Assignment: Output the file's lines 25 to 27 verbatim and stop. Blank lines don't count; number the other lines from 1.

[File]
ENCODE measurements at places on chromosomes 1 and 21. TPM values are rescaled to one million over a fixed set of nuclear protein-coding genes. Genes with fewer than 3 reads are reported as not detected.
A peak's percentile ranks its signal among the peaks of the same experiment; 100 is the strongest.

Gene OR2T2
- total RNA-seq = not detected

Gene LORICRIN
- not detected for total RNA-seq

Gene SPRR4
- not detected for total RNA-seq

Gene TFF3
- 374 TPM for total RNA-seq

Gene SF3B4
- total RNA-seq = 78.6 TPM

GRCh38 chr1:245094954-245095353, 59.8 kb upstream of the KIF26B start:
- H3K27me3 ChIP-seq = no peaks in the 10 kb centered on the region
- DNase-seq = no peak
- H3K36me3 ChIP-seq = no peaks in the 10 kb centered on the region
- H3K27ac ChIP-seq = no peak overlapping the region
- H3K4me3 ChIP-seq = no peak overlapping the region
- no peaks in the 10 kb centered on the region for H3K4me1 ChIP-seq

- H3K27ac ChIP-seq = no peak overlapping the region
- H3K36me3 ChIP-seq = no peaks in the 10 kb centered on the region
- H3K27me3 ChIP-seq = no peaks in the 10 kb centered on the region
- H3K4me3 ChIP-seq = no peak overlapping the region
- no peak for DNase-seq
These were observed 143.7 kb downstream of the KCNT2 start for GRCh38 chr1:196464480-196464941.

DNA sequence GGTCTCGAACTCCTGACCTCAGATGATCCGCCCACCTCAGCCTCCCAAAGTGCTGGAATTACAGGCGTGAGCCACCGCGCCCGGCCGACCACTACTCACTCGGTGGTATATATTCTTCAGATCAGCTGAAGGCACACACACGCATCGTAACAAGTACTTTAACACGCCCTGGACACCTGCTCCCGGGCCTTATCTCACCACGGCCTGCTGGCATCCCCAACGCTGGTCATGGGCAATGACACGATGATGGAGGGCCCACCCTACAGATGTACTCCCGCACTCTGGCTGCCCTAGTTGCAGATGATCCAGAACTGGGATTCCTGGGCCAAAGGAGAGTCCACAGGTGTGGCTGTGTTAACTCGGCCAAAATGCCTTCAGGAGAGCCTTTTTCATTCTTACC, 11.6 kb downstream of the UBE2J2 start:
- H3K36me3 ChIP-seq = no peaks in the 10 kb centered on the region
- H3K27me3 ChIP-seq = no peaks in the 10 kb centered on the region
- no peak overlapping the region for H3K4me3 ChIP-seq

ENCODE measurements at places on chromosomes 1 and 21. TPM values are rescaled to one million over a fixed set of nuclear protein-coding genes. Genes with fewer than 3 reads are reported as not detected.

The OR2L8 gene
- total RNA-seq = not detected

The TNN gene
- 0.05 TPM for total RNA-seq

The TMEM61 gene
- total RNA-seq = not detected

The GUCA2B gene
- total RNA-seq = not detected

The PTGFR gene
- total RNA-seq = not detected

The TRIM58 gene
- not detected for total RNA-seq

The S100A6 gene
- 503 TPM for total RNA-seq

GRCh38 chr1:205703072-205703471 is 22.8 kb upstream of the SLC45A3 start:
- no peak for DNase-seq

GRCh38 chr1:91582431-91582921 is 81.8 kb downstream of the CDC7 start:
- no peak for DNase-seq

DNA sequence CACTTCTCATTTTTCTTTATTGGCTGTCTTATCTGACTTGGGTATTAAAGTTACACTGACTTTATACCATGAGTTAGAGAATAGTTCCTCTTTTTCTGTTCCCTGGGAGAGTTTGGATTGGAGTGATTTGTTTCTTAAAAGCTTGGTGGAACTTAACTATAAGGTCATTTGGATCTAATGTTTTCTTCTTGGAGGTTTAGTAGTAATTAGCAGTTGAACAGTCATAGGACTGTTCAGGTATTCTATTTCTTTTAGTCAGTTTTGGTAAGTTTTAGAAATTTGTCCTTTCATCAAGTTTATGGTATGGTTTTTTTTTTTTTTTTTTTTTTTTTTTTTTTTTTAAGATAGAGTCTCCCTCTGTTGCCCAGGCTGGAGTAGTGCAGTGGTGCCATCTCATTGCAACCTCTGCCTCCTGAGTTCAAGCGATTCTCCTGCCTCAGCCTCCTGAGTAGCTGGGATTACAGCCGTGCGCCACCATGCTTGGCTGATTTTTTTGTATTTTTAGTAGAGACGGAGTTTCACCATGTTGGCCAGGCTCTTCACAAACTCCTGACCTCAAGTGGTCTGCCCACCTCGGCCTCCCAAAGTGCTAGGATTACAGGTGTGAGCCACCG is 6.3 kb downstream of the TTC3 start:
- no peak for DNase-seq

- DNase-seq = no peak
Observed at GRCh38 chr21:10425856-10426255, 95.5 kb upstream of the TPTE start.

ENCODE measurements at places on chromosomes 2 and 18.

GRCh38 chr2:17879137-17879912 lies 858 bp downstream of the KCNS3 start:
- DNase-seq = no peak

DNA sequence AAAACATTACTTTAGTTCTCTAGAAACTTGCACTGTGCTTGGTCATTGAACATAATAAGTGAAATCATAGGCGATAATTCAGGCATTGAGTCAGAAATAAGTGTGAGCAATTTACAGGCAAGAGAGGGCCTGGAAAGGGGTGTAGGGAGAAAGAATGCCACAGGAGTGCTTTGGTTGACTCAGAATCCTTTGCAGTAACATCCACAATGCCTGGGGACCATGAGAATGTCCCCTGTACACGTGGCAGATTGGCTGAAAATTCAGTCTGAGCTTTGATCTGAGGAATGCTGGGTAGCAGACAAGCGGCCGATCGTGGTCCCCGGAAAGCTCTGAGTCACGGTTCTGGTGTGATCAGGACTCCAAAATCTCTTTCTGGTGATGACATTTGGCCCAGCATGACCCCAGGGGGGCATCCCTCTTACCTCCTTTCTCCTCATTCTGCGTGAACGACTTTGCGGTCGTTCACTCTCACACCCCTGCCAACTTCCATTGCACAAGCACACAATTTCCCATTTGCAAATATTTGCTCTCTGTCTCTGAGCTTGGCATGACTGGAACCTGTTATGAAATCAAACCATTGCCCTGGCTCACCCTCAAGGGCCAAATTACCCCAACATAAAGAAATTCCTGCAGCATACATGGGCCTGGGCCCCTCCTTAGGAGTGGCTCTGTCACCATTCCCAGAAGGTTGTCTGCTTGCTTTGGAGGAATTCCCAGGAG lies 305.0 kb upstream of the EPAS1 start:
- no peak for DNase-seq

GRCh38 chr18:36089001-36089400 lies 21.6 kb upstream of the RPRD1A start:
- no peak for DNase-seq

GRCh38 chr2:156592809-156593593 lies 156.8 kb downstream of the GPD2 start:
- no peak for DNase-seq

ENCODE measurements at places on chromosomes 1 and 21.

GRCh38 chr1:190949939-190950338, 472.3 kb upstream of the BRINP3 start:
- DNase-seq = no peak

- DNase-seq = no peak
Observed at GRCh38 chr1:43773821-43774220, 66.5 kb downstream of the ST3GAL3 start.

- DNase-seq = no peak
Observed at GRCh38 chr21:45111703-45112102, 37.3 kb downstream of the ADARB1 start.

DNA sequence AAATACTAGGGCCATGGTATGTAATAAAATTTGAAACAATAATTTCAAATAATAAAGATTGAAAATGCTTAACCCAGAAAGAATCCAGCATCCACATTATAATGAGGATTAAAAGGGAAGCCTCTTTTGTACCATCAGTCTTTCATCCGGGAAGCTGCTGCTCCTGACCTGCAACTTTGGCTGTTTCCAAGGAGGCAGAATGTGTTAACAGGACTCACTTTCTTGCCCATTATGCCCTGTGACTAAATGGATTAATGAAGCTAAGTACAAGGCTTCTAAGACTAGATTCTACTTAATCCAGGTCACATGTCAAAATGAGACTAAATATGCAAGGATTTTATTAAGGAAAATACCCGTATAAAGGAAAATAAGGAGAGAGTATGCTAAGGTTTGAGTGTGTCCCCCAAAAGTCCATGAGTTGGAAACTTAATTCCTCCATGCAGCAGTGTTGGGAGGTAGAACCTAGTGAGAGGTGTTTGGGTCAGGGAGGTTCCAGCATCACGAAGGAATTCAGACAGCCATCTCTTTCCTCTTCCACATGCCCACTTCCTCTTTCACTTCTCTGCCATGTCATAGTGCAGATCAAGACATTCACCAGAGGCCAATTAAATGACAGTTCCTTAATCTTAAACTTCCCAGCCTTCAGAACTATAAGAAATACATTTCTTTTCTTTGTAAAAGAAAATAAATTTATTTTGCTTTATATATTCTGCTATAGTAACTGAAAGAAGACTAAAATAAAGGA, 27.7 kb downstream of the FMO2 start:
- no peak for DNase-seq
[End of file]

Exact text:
These were observed 143.7 kb downstream of the KCNT2 start for GRCh38 chr1:196464480-196464941.

DNA sequence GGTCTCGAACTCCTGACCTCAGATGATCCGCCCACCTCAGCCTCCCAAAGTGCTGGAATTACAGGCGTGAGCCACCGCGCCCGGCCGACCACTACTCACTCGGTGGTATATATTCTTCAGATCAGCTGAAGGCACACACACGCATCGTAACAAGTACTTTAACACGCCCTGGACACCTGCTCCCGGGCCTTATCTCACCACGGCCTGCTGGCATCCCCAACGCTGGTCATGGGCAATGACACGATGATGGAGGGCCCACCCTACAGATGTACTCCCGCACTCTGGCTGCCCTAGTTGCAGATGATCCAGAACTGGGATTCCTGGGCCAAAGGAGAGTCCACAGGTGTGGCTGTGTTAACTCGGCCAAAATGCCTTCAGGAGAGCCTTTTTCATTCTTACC, 11.6 kb downstream of the UBE2J2 start:
- H3K36me3 ChIP-seq = no peaks in the 10 kb centered on the region